The opening reception for New Zealand Chinese Language Week took place on Monday evening at the Beehive, the executive wing of Wellington’s parliamentary complex.
From Sunday to Saturday, New Zealand will host a variety of colorful activities such as learning Chinese language and Chinese kung fu, listening to Chinese folk music, exploring Chinese cuisine, workshops calligraphy and Chinese lion dance performances.
Chinese Ambassador to New Zealand Wu Xi congratulated the event. She said Chinese Language Week is increasingly becoming an important platform and brand for China-New Zealand exchanges, helping more New Zealanders to better understand China and Chinese culture. .
âUnderstanding is the foundation of friendship and language is the bridge of communication. People-to-people exchanges have always been an indispensable part of bilateral relations between China and New Zealand, and the study of the other’s language plays an important role in our interactions. “
âA more open and prosperous China will certainly create new opportunities for the whole world, including New Zealand,â Wu said.
House of Representatives Speaker Trevor Mallard and New Zealand Chinese Language Week Trust Chairman Jo Coughlan presented honorary certificates to 2021 Young Chinese Ambassadors and Superstars. He said the Sino-Neo exchanges Zealanders had a deep history of two centuries.
The theme of this year’s Chinese week is “food and hospitality,” which displayed the common values ââof the two countries.
Former New Zealand Ambassador to China and Chairman of the Board of the Confucius Institute at Victoria University of Wellington, Tony Browne, said the Chinese have become an important part of the New Zealand community.
Browne said the pandemic affected Chinese teaching in New Zealand because Chinese teaching assistants were unable to come to New Zealand due to the border restriction. He hoped that these Chinese Superstars would do something in the community to compensate for these negative impacts.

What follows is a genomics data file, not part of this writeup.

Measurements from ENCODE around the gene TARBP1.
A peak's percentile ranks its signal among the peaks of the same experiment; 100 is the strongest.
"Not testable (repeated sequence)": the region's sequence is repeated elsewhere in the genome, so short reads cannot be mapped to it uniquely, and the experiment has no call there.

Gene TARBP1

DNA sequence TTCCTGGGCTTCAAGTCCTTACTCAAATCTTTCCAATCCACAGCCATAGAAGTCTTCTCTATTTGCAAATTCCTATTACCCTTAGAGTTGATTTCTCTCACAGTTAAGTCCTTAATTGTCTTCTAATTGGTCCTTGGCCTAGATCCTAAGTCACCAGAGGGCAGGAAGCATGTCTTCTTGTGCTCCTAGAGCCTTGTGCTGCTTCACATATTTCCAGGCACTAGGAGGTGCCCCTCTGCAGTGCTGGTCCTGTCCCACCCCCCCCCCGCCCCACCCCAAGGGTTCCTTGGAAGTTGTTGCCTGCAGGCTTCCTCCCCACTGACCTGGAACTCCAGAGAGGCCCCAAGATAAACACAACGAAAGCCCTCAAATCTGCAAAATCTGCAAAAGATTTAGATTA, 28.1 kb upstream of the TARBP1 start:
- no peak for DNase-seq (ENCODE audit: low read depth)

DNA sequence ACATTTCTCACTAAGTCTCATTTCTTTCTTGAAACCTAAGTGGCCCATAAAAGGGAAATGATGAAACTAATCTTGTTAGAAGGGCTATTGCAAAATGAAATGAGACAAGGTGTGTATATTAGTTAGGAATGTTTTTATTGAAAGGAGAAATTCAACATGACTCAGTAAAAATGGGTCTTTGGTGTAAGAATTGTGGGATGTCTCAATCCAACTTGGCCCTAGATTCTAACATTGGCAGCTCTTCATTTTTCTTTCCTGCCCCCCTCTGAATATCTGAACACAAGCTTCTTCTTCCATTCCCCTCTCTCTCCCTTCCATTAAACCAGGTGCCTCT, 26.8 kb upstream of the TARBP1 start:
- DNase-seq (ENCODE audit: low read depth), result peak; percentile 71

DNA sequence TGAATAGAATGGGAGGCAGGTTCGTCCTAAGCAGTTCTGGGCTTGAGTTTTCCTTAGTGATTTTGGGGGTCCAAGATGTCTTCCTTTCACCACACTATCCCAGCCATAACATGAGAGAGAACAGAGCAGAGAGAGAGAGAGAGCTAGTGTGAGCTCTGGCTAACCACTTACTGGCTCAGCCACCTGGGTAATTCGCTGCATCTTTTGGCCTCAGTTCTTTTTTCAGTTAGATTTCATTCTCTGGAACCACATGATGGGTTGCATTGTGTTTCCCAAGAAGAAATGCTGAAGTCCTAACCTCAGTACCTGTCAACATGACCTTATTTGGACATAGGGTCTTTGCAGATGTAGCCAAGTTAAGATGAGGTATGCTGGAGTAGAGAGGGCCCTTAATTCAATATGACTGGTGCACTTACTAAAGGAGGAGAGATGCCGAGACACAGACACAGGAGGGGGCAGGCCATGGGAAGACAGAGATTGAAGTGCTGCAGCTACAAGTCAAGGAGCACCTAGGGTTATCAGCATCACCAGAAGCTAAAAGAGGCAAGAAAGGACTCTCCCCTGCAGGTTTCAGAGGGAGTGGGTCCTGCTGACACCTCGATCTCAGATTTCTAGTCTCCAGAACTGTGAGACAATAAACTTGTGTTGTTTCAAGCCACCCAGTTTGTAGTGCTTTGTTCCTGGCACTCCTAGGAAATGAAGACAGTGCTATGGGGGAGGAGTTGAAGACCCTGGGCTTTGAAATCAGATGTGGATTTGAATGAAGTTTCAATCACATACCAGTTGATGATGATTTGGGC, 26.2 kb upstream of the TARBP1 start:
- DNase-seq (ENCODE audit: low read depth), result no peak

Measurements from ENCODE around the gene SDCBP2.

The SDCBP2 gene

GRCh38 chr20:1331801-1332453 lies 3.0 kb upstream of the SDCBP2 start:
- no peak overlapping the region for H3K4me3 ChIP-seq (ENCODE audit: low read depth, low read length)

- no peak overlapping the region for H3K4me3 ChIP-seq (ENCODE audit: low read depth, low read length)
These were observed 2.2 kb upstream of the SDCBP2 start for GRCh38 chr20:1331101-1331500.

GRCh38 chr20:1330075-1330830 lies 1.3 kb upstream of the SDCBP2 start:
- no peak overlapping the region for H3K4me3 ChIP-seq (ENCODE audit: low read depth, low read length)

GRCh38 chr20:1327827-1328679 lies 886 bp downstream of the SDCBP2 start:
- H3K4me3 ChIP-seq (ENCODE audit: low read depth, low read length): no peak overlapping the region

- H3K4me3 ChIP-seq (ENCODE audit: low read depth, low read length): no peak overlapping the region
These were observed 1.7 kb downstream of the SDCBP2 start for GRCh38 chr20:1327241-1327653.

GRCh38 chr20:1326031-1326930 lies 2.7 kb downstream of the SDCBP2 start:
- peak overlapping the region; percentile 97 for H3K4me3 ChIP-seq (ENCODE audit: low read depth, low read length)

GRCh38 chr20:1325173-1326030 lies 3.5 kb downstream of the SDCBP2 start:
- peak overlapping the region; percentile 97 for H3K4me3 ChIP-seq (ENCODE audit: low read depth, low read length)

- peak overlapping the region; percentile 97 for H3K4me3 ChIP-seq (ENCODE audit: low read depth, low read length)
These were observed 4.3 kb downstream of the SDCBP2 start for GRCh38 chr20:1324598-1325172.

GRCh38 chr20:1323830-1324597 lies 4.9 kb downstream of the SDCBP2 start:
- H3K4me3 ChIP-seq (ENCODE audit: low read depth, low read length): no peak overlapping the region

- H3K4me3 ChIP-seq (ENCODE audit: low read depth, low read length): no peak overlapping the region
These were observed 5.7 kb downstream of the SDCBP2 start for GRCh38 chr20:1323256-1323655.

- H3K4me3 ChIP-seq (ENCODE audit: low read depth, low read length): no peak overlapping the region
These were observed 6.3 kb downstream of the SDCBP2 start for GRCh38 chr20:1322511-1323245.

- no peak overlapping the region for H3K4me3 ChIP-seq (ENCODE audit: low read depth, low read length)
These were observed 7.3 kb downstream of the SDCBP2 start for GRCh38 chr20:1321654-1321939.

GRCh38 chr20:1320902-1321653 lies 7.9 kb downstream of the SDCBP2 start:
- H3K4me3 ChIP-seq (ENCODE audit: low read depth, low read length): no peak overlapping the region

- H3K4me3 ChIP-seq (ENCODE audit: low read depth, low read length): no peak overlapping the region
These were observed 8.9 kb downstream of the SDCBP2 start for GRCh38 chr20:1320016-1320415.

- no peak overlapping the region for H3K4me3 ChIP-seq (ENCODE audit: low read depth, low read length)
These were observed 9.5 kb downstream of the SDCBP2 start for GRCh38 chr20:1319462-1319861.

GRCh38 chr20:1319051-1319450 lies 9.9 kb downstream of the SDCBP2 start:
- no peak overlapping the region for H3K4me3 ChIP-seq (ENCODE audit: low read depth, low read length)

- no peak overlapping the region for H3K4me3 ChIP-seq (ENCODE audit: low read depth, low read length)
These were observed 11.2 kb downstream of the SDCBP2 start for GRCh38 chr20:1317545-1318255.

Wendell Cooke, who started learning Chinese in 1994, was one of this year’s Chinese superstars. âI had just returned to New Zealand after completing a student exchange in Brazil, and after learning Portuguese (I) really felt like I wanted to try an Asian language. I didn’t know much about China in back then but it seemed really interesting to me, so roughly on that basis started my journey in Mandarin. “
âThe most rewarding aspect is being able to communicate with older Chinese who haven’t learned English. It just opens up another world to be able to communicate with people who have lived really different lives. Also discovering different aspects. Chinese culture and being able to talk with practitioners from different arts is truly rewarding. “
Chinese Language Week started in 2014. It is another language week held in New Zealand following Maori Language Week and Pacific Island Language Week, and the first ‘ Chinese Language Week âinitiated and established by residents of Western countries.
According to statistics from the New Zealand Ministry of Education, the number of primary and secondary school students in New Zealand learning Chinese was nearly 70,000 before the outbreak, with more than 400 primary and secondary schools offering Chinese lessons.
Chinese has become the primary foreign language of choice for primary school students in New Zealand.